JD Rucker Analyzes the Very Dangerous WHO Pandemic Treaty


JD Rucker discussed the horrendous zero draft World Health Organization (WHO) Pandemic Treaty. As he says, no one is talking about it, including conservatives. He thinks this should be the biggest story out there, and it should be. Conservatives are allowing the mainstream to hijack all the information about this treaty, pretending it won’t rob us of our sovereignty. Some conservatives even echo the mainstream. They are missing the point.

You can go to Rucker’s written report here. The Supreme Court allows these agreements to bypass the Senate, so I don’t think the Constitution protects us. The WHO Pandemic Treaty can be enacted on a provisional basis, says Kevin Stocklin for The Epoch Times.

However, the draft also includes a clause that the accord will go into effect on a “provisional” basis as soon as it’s signed by delegates to the WHO and would, therefore, be legally binding on members without being ratified by legislatures.

“Whoever drafted this clause knew as much about U.S. constitutional law and international law as I did, and deliberately drafted it to circumvent the power of the Senate to give its advice and consent to treaties, to provisionally bring it into force immediately upon signature,” Boyle said. In addition, “the Biden administration will take the position that this is an international executive agreement that the president can conclude of his own accord without approval by Congress and is binding on the United States of America, including all state and local democratically elected officials, governors, attorney generals, and health officials.”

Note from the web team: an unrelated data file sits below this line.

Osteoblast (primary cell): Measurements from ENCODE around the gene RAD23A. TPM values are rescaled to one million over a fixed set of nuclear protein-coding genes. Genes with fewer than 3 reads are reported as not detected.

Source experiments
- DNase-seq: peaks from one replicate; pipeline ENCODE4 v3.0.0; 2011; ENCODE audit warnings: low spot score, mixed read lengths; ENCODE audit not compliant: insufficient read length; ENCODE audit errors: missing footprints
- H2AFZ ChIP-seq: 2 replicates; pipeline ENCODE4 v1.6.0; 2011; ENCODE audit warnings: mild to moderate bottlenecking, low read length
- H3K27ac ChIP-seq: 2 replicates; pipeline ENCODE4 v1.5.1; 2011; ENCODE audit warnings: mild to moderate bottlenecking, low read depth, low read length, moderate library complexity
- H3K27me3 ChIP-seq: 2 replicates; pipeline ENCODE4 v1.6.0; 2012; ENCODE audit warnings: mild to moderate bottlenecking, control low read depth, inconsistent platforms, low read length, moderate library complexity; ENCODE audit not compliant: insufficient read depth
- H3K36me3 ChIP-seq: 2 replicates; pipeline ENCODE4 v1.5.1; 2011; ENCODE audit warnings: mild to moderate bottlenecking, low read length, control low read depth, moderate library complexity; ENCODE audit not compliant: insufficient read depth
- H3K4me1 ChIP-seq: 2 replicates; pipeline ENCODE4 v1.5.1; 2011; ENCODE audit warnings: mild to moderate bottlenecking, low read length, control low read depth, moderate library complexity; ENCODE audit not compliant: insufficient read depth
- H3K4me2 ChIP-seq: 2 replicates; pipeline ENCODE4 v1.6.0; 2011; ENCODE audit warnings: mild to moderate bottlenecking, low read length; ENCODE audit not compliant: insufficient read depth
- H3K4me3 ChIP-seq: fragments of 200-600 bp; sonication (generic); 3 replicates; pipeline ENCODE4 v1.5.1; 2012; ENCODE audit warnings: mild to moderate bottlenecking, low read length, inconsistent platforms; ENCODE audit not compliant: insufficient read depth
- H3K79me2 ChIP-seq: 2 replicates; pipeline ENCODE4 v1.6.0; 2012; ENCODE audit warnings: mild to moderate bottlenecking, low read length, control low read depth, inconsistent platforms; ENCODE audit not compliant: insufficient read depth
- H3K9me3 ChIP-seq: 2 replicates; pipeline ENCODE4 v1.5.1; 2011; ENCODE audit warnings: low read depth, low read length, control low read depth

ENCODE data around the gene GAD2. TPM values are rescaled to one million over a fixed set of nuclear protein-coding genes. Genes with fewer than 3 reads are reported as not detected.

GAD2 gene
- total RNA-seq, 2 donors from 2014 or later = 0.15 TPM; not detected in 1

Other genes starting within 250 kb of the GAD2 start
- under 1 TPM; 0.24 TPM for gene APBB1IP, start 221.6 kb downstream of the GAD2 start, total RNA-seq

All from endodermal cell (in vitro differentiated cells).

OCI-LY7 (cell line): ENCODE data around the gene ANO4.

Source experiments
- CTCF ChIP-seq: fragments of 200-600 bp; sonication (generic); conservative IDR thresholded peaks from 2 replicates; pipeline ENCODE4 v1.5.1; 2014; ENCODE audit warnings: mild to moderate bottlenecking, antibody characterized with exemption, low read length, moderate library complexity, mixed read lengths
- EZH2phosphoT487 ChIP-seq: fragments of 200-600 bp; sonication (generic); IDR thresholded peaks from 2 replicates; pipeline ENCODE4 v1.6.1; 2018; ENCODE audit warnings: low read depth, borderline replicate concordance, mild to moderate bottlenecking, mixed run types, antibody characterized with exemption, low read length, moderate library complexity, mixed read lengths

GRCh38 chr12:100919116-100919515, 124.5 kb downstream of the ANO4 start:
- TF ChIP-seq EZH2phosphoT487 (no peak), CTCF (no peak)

There are cases that say executive agreements still become the rule of law.

There are several U.S. Supreme Court decisions that may support the Biden administration’s position, according to Boyle. They include State of Missouri v. Holland, in which the Supreme Court ruled that treaties supersede state laws, while other decisions, such as United States v. Belmont, ruled that executive agreements without Senate consent can be legally binding, with the force of treaties.

There are parallels between the WHO pandemic accord and a recent Organization for Economic Co-operation and Development (OECD) global tax agreement, which the Biden administration signed on to, although Republicans say has “no path forward” to legislative approval. In the OECD agreement, punitive terms are built in that allow foreign countries to punish American companies if the deal isn’t ratified by the United States.

It could stay in provisional status indefinitely.

This is an excellent analysis, and it’s very accurate.

Jim Roguski explains the problem of the treaty.

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